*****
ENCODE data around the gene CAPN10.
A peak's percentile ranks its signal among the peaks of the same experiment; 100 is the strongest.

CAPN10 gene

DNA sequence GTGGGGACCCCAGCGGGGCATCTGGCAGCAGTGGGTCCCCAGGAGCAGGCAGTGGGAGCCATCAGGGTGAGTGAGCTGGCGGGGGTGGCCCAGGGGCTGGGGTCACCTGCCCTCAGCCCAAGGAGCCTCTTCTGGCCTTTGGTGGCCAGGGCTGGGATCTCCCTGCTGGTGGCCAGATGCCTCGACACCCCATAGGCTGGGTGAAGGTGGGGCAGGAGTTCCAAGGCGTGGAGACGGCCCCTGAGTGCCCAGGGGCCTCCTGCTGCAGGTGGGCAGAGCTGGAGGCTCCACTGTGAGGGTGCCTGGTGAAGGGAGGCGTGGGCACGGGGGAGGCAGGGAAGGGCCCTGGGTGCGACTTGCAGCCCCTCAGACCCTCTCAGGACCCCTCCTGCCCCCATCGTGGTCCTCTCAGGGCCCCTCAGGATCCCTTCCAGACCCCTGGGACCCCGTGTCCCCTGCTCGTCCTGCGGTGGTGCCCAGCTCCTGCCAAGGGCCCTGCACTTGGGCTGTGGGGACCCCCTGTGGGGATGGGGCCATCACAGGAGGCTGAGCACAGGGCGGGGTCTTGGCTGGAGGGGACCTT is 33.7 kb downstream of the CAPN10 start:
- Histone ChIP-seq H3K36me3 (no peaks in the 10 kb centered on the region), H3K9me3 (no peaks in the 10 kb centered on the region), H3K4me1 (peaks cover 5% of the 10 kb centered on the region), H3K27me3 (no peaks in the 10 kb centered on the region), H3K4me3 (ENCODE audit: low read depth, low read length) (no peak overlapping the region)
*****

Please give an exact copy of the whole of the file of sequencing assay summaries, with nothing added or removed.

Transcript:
ENCODE data around the gene CAPN10.
A peak's percentile ranks its signal among the peaks of the same experiment; 100 is the strongest.

CAPN10 gene

DNA sequence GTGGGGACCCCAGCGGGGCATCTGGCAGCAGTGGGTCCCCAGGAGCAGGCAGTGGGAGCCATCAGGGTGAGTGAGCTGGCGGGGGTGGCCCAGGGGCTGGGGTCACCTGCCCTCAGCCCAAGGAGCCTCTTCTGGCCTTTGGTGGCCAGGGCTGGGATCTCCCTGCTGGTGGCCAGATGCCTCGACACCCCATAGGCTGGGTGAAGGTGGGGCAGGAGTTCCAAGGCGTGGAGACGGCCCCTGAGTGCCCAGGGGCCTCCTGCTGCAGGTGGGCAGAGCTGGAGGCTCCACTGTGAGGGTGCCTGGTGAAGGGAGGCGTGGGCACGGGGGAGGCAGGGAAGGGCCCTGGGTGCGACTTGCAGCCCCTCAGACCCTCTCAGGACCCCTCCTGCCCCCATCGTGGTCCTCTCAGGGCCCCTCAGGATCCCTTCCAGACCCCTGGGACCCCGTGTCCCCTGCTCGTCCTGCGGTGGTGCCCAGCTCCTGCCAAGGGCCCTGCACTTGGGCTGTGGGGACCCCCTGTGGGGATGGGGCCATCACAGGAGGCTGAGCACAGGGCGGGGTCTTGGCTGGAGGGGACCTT is 33.7 kb downstream of the CAPN10 start:
- Histone ChIP-seq H3K36me3 (no peaks in the 10 kb centered on the region), H3K9me3 (no peaks in the 10 kb centered on the region), H3K4me1 (peaks cover 5% of the 10 kb centered on the region), H3K27me3 (no peaks in the 10 kb centered on the region), H3K4me3 (ENCODE audit: low read depth, low read length) (no peak overlapping the region)